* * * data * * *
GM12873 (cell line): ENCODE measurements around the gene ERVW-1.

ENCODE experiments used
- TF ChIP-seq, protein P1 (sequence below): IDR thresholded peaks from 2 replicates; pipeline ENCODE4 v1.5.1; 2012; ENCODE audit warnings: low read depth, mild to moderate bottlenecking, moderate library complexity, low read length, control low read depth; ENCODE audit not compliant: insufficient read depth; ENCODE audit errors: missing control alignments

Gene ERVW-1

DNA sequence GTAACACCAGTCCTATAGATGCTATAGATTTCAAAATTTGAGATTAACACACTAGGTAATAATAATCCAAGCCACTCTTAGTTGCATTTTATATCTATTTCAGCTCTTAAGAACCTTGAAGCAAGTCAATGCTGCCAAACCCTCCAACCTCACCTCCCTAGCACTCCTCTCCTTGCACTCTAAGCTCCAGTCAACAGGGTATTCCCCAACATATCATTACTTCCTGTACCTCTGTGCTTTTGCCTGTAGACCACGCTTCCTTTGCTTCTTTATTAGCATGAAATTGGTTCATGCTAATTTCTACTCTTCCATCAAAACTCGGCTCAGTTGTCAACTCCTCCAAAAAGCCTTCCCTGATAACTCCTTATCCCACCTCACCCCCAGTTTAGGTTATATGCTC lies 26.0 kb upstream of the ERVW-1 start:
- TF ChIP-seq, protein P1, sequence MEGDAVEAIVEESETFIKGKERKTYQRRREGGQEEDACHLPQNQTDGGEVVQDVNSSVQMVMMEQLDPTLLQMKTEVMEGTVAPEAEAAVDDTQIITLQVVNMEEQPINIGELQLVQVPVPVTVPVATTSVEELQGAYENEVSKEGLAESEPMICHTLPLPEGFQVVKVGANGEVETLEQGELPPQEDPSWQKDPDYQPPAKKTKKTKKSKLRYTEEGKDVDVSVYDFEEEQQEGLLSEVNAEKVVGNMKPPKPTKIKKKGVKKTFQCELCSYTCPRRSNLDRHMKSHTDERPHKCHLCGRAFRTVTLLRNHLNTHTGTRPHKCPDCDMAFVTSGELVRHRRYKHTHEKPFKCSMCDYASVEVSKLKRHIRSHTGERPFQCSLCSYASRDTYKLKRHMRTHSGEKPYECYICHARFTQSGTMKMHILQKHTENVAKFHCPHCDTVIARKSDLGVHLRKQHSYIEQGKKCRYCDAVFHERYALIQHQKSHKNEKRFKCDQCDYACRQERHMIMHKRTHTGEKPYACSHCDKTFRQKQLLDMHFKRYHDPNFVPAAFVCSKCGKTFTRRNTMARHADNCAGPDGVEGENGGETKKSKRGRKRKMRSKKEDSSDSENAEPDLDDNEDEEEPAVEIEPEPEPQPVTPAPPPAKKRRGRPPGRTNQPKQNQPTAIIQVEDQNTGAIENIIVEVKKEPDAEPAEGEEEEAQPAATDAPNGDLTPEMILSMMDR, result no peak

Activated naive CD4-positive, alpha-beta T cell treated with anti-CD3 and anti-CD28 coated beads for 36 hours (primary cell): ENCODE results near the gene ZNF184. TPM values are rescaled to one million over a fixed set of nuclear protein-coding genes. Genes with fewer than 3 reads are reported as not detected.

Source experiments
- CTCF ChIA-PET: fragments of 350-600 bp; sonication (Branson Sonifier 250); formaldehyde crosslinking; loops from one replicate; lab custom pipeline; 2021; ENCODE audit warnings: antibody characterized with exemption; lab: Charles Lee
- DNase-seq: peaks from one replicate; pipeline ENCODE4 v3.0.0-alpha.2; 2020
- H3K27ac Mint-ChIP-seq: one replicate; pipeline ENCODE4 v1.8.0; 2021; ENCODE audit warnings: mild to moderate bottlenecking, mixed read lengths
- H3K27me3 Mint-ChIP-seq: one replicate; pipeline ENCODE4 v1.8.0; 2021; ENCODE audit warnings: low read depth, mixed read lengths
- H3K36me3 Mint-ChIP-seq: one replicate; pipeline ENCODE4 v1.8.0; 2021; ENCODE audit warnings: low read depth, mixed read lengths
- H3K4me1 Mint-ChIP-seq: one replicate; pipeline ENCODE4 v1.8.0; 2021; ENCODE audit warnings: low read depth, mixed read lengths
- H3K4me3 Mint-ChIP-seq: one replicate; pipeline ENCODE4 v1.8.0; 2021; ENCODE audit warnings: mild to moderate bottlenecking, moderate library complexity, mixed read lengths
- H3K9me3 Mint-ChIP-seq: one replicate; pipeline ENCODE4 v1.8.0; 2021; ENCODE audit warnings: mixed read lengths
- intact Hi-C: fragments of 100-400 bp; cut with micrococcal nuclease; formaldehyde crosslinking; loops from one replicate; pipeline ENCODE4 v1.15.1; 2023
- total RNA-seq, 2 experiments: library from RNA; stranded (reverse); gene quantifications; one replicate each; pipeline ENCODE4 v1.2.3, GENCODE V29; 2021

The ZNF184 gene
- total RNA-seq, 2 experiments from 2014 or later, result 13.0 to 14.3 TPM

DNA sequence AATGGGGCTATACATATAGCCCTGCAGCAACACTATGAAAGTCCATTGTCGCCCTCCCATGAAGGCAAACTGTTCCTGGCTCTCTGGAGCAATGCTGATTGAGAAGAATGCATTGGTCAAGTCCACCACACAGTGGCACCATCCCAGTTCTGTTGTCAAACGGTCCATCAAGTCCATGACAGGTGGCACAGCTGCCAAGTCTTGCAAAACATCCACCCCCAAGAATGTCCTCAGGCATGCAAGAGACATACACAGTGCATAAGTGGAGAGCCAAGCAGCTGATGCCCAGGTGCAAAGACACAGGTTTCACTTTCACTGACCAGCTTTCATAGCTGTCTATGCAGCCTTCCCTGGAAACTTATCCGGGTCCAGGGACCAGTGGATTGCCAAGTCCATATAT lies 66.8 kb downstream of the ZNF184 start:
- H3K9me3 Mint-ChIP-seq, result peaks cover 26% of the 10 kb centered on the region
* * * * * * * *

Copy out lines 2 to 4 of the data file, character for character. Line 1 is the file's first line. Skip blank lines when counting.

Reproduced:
ENCODE experiments used
- TF ChIP-seq, protein P1 (sequence below): IDR thresholded peaks from 2 replicates; pipeline ENCODE4 v1.5.1; 2012; ENCODE audit warnings: low read depth, mild to moderate bottlenecking, moderate library complexity, low read length, control low read depth; ENCODE audit not compliant: insufficient read depth; ENCODE audit errors: missing control alignments

Gene ERVW-1